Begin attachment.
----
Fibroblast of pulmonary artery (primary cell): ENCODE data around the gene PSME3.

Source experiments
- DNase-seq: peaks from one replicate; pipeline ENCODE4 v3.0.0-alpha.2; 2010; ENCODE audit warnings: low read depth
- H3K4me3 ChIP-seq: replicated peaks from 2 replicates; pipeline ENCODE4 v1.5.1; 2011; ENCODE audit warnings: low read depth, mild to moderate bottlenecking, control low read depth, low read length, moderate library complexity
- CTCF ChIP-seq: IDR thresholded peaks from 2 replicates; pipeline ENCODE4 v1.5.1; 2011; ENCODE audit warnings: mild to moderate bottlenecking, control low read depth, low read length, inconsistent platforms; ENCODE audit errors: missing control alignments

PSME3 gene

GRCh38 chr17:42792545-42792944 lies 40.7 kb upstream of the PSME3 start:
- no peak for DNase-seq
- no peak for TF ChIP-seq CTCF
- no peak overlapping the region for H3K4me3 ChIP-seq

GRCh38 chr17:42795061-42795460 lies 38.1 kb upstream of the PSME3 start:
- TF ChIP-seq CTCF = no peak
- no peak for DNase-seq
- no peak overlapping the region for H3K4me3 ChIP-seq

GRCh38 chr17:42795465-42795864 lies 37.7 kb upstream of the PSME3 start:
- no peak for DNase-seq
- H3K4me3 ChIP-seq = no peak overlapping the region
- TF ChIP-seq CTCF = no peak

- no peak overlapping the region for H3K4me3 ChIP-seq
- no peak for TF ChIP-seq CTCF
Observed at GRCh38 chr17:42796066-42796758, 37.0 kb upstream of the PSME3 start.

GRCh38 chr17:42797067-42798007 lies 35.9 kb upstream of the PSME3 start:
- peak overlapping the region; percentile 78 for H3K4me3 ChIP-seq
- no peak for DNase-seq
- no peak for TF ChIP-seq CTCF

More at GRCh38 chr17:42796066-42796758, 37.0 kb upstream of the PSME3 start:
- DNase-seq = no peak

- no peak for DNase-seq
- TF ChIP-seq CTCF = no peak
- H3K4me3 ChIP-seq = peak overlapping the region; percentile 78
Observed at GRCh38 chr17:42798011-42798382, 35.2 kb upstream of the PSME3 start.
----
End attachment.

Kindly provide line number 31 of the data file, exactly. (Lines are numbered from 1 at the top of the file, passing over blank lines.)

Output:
Observed at GRCh38 chr17:42798011-42798382, 35.2 kb upstream of the PSME3 start.